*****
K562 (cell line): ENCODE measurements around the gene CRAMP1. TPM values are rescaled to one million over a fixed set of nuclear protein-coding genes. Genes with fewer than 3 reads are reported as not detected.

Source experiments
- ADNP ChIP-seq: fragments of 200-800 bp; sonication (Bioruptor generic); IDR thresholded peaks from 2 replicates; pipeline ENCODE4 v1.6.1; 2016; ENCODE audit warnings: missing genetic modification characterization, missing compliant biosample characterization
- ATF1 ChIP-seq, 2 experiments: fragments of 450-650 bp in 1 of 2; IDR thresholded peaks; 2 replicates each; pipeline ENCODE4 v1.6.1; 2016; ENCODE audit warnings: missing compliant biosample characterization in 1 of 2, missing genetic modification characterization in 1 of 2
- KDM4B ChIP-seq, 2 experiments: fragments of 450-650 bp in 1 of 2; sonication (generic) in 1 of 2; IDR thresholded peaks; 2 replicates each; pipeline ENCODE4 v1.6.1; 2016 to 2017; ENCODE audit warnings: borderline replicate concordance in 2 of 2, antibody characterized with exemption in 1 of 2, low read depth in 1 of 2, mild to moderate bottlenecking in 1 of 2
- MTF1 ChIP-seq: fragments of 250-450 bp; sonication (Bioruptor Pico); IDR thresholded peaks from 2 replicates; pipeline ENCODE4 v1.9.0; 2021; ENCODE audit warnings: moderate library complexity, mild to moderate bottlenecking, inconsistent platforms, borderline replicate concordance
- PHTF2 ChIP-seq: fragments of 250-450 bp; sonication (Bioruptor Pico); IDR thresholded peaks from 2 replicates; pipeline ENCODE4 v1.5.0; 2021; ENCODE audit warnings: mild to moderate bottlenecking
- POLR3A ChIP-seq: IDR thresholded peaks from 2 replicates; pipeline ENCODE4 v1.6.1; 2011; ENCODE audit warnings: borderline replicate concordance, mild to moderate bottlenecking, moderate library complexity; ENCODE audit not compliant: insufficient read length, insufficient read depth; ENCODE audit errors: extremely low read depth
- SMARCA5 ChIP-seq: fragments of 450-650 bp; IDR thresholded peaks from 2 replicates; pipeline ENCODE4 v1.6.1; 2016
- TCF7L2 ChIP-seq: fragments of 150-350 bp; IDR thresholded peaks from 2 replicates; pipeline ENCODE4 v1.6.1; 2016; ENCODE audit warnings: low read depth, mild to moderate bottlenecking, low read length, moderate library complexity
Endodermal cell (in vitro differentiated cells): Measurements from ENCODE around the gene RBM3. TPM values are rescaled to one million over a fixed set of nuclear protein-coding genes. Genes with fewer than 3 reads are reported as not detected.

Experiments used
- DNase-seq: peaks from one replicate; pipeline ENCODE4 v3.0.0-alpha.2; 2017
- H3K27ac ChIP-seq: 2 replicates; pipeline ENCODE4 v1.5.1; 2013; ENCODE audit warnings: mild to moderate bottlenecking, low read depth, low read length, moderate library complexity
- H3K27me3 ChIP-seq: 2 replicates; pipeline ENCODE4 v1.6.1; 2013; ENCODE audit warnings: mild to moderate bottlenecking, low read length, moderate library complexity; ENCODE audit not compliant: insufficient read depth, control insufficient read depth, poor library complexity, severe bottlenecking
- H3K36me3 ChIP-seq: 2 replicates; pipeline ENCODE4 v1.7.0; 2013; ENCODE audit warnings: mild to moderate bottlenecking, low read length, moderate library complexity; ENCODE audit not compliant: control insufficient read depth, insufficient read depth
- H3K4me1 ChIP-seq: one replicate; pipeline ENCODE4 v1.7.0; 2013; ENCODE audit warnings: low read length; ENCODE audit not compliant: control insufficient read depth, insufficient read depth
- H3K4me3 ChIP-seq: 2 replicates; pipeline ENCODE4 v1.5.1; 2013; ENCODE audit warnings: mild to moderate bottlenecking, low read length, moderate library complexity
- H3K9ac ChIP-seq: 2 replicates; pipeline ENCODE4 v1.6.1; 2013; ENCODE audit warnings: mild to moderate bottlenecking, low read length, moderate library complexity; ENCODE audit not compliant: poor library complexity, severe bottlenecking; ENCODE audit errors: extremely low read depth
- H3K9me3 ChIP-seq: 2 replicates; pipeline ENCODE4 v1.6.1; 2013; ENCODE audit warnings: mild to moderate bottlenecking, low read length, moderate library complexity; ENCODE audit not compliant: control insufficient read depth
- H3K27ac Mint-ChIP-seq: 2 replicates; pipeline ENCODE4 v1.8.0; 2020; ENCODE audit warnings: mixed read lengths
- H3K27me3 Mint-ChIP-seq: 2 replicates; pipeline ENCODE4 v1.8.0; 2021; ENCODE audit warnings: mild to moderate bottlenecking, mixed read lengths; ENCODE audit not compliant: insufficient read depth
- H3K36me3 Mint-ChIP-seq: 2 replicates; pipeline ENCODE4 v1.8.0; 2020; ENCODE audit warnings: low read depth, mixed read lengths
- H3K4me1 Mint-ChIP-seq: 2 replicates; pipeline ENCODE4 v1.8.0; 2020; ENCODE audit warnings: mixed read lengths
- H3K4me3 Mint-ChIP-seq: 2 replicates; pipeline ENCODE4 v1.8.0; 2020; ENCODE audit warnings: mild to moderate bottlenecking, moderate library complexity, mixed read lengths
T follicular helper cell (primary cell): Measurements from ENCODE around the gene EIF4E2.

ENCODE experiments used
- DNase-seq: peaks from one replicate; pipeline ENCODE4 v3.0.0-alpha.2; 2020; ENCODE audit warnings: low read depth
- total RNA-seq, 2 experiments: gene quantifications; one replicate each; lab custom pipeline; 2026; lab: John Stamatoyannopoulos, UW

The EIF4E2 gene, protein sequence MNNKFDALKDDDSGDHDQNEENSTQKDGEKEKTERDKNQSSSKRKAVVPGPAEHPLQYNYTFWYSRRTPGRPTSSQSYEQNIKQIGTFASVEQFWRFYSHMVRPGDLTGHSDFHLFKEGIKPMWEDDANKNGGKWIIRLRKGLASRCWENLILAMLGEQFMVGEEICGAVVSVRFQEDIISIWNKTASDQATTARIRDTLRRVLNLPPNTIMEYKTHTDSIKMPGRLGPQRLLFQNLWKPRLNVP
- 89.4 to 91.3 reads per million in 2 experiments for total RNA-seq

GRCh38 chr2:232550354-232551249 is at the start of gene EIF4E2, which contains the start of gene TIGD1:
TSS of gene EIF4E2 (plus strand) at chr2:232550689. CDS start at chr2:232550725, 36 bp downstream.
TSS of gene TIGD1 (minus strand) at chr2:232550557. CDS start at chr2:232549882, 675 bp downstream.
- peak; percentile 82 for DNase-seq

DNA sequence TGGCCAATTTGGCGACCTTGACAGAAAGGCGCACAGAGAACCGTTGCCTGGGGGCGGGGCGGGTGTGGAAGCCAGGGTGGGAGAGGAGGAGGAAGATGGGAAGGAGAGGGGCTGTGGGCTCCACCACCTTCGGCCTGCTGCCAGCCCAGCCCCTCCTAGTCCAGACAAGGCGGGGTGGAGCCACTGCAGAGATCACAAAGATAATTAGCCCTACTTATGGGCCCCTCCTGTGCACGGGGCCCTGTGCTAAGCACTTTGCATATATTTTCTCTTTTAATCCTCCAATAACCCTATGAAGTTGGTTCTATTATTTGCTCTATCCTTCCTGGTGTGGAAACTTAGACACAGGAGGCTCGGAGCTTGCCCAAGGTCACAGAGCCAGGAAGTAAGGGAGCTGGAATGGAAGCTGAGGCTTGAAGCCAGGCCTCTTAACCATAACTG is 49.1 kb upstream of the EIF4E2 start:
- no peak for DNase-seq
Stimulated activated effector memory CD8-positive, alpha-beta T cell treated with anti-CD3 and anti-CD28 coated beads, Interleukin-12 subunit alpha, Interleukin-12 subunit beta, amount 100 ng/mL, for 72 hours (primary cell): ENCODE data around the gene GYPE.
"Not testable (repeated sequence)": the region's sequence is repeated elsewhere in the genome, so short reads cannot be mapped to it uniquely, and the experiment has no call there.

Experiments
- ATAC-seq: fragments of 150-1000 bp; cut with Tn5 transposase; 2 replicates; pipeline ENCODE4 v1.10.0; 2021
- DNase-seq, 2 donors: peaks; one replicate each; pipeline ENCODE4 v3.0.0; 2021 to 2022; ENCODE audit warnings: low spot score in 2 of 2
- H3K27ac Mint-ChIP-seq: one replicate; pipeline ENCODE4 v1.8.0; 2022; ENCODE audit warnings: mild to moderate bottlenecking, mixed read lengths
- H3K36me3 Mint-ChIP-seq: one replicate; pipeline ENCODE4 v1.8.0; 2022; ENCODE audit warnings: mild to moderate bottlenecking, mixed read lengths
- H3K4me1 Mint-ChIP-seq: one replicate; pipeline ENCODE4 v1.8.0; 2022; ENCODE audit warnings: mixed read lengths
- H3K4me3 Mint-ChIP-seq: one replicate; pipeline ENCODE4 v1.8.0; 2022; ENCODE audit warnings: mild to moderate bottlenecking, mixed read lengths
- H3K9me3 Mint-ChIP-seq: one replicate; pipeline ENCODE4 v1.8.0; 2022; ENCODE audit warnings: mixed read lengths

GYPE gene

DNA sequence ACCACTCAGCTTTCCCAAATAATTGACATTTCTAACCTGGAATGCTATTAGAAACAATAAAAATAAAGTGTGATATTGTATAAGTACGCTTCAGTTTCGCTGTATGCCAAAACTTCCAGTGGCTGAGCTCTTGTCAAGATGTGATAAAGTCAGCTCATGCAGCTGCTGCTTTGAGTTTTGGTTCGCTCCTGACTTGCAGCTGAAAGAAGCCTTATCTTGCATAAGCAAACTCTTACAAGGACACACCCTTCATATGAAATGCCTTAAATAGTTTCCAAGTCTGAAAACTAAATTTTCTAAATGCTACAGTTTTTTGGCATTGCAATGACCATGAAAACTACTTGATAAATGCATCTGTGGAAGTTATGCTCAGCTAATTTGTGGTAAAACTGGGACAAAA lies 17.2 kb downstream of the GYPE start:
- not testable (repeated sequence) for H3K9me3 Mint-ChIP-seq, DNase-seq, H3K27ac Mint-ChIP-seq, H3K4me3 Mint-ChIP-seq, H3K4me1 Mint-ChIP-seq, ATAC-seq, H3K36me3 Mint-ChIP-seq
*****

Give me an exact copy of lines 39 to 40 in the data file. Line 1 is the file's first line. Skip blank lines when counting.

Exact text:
"Not testable (repeated sequence)": the region's sequence is repeated elsewhere in the genome, so short reads cannot be mapped to it uniquely, and the experiment has no call there.

Experiments